Hooks talk new foreign substance inspections

Hooks players talk foreign substance checks
Posted at 3:26 PM, Jun 24, 2021
and last updated 2021-06-24 19:34:06-04

CORPUS CHRISTI, Texas — If you haven't been paying attention to professional baseball, then you probably haven't seen an umpire inspect a pitcher's glove, hat and even inner belt for foreign substances.

The inspections are part of baseball's plans to enforce two rules that have been largely overlooked for the past years about foreign substances.

The first is Rule 3.01, which states that "no player shall intentionally discolor or damage the ball by rubbing it with soil, rosin, paraffin, licorice, sandpaper, emery-paper or other foreign substance.”

The second rule is Rule 6.02 and that expands upon the previous.

It states that a pitcher may not "apply a foreign substance of any kind to the ball;" "deface the ball in any manner;" throw a shine ball, spit ball, mud ball, or emery ball; "have on his person, or in his possession, any foreign substance;" or "attach anything to his hand, any finger or either wrist (e.g., Band-Aid, tape, Super Glue, bracelet, etc.)"

Now umpires are checking a pitcher's equipment after innings for violations of these rules.

Hooks pitcher Layne Henderson, is one of the first pitchers on the team to undergo an inspection.

"It's definitely something different," said Henderson. "I wouldn't say it's frustrating cause you have nothing to hide, you aren't doing it anyways."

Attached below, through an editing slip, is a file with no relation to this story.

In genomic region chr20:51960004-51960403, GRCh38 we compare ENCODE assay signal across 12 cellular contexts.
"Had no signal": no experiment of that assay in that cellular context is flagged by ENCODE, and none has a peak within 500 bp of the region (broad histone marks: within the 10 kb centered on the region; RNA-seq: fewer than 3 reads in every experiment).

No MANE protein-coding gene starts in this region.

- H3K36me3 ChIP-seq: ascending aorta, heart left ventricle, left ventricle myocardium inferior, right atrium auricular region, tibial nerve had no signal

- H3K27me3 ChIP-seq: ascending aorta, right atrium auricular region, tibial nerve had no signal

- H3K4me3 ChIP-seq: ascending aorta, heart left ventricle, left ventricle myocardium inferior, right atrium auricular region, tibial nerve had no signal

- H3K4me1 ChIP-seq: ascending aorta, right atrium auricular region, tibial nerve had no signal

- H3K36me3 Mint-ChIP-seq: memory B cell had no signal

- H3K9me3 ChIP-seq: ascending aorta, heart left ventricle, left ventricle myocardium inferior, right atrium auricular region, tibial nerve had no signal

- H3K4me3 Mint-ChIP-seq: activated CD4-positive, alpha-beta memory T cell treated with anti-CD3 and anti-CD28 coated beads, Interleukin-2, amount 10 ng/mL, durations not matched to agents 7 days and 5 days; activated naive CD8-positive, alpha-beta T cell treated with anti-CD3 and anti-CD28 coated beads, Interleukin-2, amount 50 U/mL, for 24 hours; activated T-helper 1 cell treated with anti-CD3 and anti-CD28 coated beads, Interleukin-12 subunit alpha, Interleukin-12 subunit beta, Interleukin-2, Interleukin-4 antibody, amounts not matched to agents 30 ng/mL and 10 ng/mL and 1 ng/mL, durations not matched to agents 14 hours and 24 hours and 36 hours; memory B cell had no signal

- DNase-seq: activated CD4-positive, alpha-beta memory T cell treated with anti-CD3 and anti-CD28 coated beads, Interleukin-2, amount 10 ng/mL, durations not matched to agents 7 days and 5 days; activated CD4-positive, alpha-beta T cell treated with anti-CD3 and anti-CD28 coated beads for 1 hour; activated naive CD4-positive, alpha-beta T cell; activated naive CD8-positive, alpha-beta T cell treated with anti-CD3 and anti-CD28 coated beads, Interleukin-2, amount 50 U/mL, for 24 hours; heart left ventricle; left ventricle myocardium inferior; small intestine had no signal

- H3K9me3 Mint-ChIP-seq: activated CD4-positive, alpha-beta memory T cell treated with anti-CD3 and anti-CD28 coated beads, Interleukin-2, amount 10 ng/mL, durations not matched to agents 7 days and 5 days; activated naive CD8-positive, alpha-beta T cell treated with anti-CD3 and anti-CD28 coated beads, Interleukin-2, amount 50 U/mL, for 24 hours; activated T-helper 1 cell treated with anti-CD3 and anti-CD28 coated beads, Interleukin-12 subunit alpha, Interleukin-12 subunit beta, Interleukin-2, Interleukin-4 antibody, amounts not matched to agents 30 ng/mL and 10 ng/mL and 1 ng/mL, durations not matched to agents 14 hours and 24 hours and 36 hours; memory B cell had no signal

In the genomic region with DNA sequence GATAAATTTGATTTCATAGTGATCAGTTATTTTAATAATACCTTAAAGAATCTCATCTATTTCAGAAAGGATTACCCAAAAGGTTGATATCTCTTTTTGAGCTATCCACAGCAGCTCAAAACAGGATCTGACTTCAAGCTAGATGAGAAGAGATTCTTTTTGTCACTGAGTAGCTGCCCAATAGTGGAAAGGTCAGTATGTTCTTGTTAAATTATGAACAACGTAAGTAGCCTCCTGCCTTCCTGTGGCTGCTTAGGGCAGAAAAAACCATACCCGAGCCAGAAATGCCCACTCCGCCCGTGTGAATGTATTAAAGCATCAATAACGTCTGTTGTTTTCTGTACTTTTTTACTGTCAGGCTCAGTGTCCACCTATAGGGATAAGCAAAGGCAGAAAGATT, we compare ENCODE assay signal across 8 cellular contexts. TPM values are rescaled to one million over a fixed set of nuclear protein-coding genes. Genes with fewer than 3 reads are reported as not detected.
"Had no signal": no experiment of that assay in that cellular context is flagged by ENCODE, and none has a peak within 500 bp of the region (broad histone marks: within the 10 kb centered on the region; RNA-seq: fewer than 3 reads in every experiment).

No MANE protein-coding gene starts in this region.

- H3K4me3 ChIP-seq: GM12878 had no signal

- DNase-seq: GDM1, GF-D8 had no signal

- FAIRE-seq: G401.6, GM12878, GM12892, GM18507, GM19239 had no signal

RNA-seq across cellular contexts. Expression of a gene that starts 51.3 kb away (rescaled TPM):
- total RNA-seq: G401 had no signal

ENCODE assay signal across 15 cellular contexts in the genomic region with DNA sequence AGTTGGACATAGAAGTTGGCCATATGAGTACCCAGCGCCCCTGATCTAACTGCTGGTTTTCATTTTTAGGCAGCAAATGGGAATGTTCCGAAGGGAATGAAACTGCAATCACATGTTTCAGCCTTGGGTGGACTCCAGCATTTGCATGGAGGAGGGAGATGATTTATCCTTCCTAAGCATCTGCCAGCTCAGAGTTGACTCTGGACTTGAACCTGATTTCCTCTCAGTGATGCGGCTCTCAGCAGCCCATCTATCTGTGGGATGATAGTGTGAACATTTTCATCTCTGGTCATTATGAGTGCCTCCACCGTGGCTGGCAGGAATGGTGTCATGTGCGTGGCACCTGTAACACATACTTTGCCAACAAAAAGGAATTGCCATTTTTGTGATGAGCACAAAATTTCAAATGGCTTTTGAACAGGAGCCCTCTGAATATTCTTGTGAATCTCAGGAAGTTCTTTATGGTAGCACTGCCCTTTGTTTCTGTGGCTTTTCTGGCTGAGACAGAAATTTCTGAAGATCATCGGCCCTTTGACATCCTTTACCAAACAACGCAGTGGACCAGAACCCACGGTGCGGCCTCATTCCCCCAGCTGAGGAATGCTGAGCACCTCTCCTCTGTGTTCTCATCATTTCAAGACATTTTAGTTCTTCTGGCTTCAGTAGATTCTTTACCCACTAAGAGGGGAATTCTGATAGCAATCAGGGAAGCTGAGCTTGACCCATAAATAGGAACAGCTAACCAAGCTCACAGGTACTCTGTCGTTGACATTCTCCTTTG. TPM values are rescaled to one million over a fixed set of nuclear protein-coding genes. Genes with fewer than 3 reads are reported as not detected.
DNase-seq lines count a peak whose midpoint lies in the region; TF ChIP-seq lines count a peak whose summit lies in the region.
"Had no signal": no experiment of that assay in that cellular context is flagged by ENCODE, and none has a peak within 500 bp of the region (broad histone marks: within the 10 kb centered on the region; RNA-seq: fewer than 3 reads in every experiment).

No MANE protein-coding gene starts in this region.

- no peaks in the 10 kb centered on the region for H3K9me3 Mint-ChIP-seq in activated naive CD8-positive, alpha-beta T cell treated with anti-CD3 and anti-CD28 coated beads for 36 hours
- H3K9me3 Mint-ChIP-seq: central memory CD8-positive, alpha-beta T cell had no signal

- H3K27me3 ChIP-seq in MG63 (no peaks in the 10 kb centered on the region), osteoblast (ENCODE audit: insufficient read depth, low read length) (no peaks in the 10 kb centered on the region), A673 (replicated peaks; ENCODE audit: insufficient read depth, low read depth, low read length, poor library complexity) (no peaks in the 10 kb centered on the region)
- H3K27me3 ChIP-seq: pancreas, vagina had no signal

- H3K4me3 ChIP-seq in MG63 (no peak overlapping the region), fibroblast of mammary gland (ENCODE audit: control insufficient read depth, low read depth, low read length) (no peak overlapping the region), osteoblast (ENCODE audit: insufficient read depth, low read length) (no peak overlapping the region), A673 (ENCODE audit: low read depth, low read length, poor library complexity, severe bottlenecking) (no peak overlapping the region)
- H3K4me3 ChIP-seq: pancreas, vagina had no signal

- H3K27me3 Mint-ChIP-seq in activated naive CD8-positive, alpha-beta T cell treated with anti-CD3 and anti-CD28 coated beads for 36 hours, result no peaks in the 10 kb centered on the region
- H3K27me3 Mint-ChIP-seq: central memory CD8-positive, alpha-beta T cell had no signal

The inspection, according to Henderson, was routine.

"They say let me see that hat, can I see your glove and just flip the belt," added Henderson. "It was like five seconds. It wasn't too bad."

Hooks manager Gregorio Petit says his players have nothing to hide.

"Our guys do not use it at all," said Petit. "They haven't been using anything."

And while the new rules are a part of the game and more than likely here to stay, it could mess up the routine or the flow of a pitcher during a good outing.

"If he is coming out of a good inning, getting a rhythm going on, his head goes to that," Petit said. "It's going to be a part of getting used to it."

Meanwhile in Major League Baseball, the pitchers are not having a fun time adapting to the change.

Washington Nationals ace Max Scherzer was seen throwing his glove and hat to the ground in anger.

And Oakland A's pitcher Sergio Romo nearly pulled down his pants in protest.

"It's pretty comical because if you don't have something to hide it's fine," laughed Henderson when asked about the MLB outbursts.